THE SPARK: A Mother's Story of Nurturing Genius, by Kristine Barnett. Random House, 250 pp., $25.
The word "autism" does not appear on the jacket of "The Spark." This is remarkable in itself, given that the author, Kristine Barnett, is writing about her struggle to prevent her oldest son, Jake, from being defined by that diagnosis. As he grew up, the small day-care center she ran out of her garage morphed into a nonprofit community center for autistic children, which she and her husband still direct.
After a normal babyhood, Jake regressed. He spent hours staring at the progression of shadows along the wall, rapt. He liked to spin, and watch spinning things. The experts told his parents not to bother with the alphabet cards Jake clutched at all times. He would never learn to read, they insisted.
Jake is now 14, and if you Google "Jacob Barnett," the first thing that comes up is "teenage genius." At 12, he became the youngest astrophysics researcher in the world. The unlocking of his startling mind is quite a tale, told with folksy appeal by a woman whose creativity as a parent seems almost as prodigious as her son's cognitive gifts. Love, illness, faith, tragedy and triumph -- it's all here, saved from mawkishness by Barnett's engaging Indiana candor.
There's an element of the sideshow spectacle in books about prodigies, and this one is no exception. At four years old, normal conversation with Jake was impossible, but he had no trouble directing his parents through the streets of Chicago -- he had memorized the road atlas. As her son emerged from his silence, Barnett realized that one of Jake's favorite games -- in which he positioned people carefully around the room and made them spin in place -- was actually a working model of the solar system. At eight, he aced his first college astronomy course.
What elevates "The Spark" beyond tabloid voyeurism is Barnett's larger focus on parenting rather than prodigiousness. As soon as Jake landed in special ed, his teachers seemed to focus only on what he couldn't do, rather than what he could. Endless hours of therapy resulted in frustration and withdrawal; the work of remediation replaced the play of childhood. It was only when Barnett noticed her son's fixation on astronomy that things began to turn around. Following the compass of her own maternal instinct, she fired the specialists, pulled Jake out of school, and began to feed his passion -- his "spark."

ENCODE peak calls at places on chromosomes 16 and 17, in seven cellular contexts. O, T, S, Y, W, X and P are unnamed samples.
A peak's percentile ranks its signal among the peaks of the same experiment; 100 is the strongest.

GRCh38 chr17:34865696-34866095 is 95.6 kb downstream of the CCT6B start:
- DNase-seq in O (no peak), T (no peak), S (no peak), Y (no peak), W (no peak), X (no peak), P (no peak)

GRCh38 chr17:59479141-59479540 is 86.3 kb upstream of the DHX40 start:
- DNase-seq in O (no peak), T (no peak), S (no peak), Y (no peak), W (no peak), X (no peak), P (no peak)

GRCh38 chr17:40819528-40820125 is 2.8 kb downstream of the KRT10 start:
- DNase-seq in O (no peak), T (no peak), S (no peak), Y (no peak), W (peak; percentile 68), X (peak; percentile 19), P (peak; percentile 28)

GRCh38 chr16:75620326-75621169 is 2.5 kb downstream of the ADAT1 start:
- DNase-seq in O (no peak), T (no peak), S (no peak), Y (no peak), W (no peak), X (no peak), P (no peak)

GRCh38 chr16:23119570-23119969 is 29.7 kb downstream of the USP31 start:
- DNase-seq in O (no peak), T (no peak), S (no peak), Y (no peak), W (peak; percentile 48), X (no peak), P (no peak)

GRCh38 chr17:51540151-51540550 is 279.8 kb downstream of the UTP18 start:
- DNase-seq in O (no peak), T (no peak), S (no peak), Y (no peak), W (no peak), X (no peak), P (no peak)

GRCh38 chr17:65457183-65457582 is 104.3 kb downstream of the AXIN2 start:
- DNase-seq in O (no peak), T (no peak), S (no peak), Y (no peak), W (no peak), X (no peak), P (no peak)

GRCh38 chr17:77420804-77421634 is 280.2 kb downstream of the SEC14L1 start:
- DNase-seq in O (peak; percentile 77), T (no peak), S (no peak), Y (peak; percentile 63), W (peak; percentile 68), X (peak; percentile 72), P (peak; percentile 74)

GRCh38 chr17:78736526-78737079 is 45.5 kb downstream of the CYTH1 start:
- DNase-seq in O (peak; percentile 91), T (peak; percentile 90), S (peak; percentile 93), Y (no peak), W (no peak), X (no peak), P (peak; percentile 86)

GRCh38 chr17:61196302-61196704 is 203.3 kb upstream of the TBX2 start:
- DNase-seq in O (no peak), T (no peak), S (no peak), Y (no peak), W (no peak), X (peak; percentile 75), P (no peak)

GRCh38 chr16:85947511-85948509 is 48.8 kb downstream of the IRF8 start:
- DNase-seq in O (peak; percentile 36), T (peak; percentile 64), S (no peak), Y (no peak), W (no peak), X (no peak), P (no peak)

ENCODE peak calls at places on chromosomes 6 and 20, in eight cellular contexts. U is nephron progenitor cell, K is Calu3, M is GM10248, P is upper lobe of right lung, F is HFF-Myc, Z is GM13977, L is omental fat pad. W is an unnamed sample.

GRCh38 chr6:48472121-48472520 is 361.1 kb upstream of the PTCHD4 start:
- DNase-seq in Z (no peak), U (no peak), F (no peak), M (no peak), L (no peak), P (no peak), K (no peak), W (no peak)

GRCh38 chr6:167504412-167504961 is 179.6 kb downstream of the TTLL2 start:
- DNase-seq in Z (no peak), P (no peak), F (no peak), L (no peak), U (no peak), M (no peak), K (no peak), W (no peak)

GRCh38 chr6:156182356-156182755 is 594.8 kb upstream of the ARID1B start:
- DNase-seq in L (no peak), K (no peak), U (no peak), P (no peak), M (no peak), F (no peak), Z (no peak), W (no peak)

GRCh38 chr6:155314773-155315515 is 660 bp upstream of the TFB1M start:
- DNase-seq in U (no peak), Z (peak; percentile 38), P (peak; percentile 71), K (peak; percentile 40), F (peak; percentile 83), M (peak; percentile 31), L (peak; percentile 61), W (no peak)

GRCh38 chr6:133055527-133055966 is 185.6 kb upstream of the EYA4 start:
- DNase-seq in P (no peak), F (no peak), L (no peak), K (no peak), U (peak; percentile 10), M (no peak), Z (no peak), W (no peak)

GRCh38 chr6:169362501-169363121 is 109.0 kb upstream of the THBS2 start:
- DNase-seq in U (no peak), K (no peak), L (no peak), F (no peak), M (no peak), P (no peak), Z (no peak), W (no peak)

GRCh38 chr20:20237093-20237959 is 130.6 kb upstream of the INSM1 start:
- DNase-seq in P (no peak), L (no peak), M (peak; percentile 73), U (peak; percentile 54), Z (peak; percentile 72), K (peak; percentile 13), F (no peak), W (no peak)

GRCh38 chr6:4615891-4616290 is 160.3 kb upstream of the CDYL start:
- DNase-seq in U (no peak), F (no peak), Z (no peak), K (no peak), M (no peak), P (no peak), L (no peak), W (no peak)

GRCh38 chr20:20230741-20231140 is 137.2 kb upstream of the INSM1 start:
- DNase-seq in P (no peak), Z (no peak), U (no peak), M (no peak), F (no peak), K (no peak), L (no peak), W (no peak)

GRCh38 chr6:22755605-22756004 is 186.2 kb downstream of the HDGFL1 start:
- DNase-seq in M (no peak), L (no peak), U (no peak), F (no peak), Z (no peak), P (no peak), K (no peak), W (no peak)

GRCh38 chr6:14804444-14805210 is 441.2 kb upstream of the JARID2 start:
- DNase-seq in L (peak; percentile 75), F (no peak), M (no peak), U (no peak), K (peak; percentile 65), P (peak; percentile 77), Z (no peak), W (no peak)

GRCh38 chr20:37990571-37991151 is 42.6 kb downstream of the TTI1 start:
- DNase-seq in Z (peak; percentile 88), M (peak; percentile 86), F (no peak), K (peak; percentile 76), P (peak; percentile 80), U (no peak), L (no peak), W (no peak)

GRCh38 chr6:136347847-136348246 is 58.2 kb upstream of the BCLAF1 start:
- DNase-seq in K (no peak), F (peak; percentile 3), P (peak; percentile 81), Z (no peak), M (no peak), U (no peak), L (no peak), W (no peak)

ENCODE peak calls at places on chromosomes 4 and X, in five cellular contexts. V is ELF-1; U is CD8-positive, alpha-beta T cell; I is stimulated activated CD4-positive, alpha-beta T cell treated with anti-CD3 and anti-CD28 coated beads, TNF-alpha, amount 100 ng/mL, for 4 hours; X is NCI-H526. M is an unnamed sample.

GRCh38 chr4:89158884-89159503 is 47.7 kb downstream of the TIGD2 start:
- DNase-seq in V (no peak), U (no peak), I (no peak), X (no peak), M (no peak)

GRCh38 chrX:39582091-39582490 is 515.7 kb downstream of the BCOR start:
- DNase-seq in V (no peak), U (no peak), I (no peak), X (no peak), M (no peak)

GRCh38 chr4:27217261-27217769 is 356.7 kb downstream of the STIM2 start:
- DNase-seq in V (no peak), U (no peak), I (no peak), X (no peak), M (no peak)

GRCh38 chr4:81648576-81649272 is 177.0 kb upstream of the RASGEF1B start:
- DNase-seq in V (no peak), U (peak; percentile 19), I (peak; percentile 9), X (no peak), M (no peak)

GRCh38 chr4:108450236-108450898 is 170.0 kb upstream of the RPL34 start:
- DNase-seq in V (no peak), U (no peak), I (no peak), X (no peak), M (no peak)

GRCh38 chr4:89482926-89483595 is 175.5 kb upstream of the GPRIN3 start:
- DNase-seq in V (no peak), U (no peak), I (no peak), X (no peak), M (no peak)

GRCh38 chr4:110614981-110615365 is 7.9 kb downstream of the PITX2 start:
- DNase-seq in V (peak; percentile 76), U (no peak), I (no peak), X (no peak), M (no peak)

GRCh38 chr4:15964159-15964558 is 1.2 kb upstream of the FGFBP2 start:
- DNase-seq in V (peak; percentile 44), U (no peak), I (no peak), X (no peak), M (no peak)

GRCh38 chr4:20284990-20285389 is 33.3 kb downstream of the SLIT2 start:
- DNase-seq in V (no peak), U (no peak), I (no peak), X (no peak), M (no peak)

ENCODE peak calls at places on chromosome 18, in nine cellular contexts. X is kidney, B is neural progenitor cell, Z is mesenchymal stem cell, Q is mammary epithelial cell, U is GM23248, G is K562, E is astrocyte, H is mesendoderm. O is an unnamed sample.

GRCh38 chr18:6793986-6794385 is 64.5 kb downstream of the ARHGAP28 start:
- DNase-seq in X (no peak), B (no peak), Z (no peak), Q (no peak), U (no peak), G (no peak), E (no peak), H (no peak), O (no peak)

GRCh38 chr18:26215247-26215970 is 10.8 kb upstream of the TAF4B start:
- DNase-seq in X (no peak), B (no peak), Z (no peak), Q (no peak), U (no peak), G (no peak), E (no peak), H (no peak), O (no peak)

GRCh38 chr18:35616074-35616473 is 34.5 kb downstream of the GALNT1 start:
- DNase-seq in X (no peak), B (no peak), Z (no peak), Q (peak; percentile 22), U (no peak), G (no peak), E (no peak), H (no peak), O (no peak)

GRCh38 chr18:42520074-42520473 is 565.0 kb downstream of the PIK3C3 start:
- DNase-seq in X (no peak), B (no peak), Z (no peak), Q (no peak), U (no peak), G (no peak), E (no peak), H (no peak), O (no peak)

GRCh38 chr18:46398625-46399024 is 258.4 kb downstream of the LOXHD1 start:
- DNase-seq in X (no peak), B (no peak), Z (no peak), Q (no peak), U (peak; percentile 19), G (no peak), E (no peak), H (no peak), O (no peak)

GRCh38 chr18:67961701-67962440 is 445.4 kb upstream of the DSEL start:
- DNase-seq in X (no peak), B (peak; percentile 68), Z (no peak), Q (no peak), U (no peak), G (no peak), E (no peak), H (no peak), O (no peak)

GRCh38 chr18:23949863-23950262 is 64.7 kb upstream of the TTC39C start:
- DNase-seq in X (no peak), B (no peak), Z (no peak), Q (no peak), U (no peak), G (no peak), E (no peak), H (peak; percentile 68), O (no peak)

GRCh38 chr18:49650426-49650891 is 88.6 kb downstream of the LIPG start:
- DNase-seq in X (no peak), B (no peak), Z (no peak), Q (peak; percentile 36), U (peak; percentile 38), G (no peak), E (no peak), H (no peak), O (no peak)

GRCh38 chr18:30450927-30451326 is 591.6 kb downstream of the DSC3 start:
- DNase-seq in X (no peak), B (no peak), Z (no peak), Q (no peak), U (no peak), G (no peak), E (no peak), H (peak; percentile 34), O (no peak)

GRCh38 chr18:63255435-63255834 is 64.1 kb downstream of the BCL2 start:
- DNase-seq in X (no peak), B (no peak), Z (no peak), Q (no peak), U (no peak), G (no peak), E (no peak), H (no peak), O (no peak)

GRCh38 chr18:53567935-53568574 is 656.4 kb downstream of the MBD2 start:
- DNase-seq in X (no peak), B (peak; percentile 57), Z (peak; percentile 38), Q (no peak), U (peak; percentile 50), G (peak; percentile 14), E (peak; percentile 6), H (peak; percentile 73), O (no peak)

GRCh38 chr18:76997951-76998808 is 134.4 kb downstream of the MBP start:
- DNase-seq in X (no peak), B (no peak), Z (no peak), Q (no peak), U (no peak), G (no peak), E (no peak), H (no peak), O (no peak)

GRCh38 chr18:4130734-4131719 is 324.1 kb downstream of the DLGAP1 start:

That, she argues, is the best way to connect to an autistic child. "Imagine that you live in a tree house in a beautiful forest," she suggests, "and the only place you feel safe and calm is up in that tree house. But people keep intruding. 'Hey, come out of the trees!' they yell up at you. 'It's crazy to live in a tree.'" Her mission, with Jake and other autistic children, is to be someone who "doesn't yell or try to make you change, but instead climbs into your tree house and shows you that she loves it as much as you do." Joining a child in his own eccentric place creates trust. "We met the children where they were in order to get them where they needed to be."
Fanning Jake's spark, however, resulted in an intellectual blaze Barnett found both thrilling and frightening: her son's mind was beyond her comprehension. Though she prized the simple pleasures of childhood above all else, she ruefully acknowledged that her 10-year-old was happiest in the company of scientists, not fifth-graders. "It might sound silly," she writes, "but the idea that Jake wouldn't have a prom was hard for me to accept."
Barnett's homespun take on Jake's genius is both inspiring and somewhat hard to credit. It's refreshing to meet a mother who insists on an ordinary childhood for a child who, in the unanimous opinion of the experts, is categorically extraordinary. But when a woman whose trials rival Job's responds to her son's genius with "I'm going to need a cup of chicken soup to handle that one," you do wonder if she ever craves a drop of something stronger.
The exception proves the rule, and Jake Barnett's story contains wisdom for every parent. In the end, ironically, it's the parents of autistic kids who may take the greatest issue with "The Spark." Barnett believes that feeding a child's passion will always result in achievement that exceeds expectations. But Jake is a true prodigy, one in a million. Not all autistic kids are astrophysicists.